Energy and Environment

The risks of climate change are very real – but the current “Net Zero” agenda will backfire


On 9 April, six IEA staff members took part in an AMA (Ask Me Anything) session organised by Reddit. One of them was the IEA’s Senior Education Fellow Dr Steve Davies. The article below is based on his answer to a question on what his views on climate change and Net Zero were.

 

Climate change is real, it is a problem, and it is a potentially catastrophic one (though not in the exact way most people think – I cover this here).

Unless a number of very specific technological innovations happen, most people are going to have to change the way they live in quite radical ways over the next thirty to forty years, regardless of the politics or policies. For example, far less flying, and a move away from private transport to collective public transport. This will be driven by costs rather than policy. It will also have massive consequential effects that have not really been considered, e.g. very likely a decline in women’s labour market participation, and a revival of traditional gender roles. I am not saying that I welcome this, just that I think it will happen, absent technological changes.

Most people do not want to do this and will be really unhappy about it. That is a judgement of fact rather than support. I also think that the whole current policy agenda associated with responding to climate change is both misguided/counterproductive and almost guaranteed to annoy those people who do not want to change.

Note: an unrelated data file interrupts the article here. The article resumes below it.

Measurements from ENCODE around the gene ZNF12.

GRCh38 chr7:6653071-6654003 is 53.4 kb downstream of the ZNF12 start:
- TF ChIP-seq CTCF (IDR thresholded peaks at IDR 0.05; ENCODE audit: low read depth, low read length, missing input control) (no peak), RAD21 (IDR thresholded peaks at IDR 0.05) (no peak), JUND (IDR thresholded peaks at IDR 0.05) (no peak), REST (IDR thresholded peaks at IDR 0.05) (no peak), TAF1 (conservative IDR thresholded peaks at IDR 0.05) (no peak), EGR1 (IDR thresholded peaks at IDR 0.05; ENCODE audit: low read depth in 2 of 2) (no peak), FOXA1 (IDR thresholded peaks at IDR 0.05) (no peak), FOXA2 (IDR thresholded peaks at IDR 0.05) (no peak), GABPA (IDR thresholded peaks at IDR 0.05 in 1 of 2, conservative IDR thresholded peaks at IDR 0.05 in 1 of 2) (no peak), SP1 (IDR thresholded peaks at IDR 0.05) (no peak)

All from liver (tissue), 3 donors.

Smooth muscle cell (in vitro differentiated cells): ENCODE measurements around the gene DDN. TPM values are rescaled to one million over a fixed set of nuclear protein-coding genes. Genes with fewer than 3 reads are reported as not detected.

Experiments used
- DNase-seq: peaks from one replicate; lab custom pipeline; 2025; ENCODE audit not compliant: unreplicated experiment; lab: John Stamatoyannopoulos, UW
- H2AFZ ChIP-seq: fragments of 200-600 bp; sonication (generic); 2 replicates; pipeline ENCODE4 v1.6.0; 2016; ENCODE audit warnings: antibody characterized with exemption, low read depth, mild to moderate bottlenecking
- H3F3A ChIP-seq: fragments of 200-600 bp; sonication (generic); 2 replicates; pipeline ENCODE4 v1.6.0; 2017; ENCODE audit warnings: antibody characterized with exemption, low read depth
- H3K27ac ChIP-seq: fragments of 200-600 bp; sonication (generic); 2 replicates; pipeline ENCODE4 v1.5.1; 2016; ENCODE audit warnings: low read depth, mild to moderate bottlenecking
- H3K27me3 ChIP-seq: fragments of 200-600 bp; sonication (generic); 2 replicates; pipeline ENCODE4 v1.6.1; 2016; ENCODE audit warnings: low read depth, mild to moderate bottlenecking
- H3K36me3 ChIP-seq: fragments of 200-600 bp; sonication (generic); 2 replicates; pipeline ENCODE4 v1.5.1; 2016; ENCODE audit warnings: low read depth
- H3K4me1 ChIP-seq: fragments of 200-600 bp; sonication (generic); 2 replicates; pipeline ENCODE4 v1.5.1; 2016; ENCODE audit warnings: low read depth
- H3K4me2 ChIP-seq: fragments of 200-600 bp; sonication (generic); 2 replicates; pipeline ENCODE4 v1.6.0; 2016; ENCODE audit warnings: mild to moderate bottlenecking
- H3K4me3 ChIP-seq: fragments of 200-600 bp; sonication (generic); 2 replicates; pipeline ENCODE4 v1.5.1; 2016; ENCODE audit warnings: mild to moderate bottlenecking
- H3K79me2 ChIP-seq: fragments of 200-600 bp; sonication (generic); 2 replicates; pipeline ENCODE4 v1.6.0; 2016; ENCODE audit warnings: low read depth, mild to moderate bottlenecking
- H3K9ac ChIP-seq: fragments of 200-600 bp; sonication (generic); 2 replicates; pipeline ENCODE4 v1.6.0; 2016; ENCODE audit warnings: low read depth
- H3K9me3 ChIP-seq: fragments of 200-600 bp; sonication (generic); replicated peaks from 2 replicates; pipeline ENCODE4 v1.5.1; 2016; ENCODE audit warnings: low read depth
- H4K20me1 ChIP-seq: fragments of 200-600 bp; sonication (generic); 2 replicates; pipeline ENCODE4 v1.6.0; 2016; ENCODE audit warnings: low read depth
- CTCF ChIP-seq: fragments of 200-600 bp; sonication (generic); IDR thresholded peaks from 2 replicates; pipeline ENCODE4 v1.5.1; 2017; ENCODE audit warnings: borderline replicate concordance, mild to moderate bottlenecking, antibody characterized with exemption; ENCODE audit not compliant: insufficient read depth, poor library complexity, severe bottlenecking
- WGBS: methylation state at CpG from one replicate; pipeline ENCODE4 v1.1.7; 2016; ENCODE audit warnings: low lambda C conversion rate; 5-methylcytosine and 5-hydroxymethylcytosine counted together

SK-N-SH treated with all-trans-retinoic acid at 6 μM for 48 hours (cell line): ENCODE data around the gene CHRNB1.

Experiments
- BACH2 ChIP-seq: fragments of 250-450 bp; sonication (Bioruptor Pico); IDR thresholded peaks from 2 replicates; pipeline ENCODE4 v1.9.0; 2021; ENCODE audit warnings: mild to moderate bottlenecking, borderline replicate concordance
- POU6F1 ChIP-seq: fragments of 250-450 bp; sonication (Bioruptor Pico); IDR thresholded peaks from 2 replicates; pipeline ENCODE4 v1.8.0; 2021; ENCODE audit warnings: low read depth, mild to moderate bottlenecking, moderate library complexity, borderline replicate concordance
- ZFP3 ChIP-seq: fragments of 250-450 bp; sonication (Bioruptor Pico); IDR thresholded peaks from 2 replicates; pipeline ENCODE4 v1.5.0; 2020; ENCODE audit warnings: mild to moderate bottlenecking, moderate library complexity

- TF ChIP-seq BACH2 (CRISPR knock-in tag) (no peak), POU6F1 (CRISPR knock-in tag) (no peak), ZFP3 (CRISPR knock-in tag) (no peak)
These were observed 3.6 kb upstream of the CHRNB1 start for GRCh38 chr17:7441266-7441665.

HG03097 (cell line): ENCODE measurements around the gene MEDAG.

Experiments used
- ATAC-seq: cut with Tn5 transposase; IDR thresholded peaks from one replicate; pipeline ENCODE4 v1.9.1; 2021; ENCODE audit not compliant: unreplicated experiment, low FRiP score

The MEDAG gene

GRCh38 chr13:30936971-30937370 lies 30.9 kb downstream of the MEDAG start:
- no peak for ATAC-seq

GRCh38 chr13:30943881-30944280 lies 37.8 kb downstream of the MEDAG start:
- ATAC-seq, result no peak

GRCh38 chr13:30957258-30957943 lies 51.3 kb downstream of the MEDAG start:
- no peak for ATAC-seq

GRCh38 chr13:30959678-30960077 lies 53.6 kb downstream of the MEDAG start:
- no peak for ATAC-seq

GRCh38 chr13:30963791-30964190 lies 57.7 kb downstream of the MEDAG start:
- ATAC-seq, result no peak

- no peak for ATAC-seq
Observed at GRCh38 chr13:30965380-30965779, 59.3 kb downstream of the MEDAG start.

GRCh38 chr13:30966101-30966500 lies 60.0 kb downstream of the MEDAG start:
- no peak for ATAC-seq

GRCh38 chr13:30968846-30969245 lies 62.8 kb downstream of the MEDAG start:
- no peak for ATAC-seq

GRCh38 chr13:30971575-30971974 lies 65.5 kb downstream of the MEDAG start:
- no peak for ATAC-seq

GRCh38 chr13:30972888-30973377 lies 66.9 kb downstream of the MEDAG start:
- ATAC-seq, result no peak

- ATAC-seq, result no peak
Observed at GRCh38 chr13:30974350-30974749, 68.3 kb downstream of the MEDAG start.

It is counterproductive because, firstly, it is based on the fantasy that renewable energy is a like for like replacement for fossil fuels. It simply is not – there is no alternative to fossil fuels for a whole range of economically vital activities (e.g. steelmaking, cement making, long-distance transport). Secondly, because following the current agenda will make environmental problems much worse, and lead to more carbon emissions, not less. To build the amount of extra electricity-generating capacity we are talking about will mean mining more copper than we have done in the whole of history up to right now (not to mention a whole lot of other kinds of mineral/metal). To make all of the windmills and solar panels we will need will only be possible with massive use of fossil fuels so emissions will have to go up in the short to medium term.

So the whole Net Zero agenda is simply not going to happen – it is based on a fantasy and is actually a way of avoiding tough choices and appearing to do something while not actually doing it. What it does though is impose major costs and inconvenience on people who really dislike it and will react politically – I don’t welcome much of that political reaction (e.g. voting for Trump), quite the contrary, but it is a real phenomenon. The patronising and condescending language used by environmentalist activists and their supporters adds to this effect.

I think there is an actual class conflict at the root of this. I do not think this is a matter of masses or ‘ordinary people’ versus elites. It is a conflict of both interests and visions between two social groups, one of which makes up 25–35% of the population of developed countries while the other makes up roughly 40%. The first group consists of people who work in the non-physical economy and live in globally connected metropolitan areas, who do have higher social status on average than the people in the second group, but who do not necessarily have higher incomes.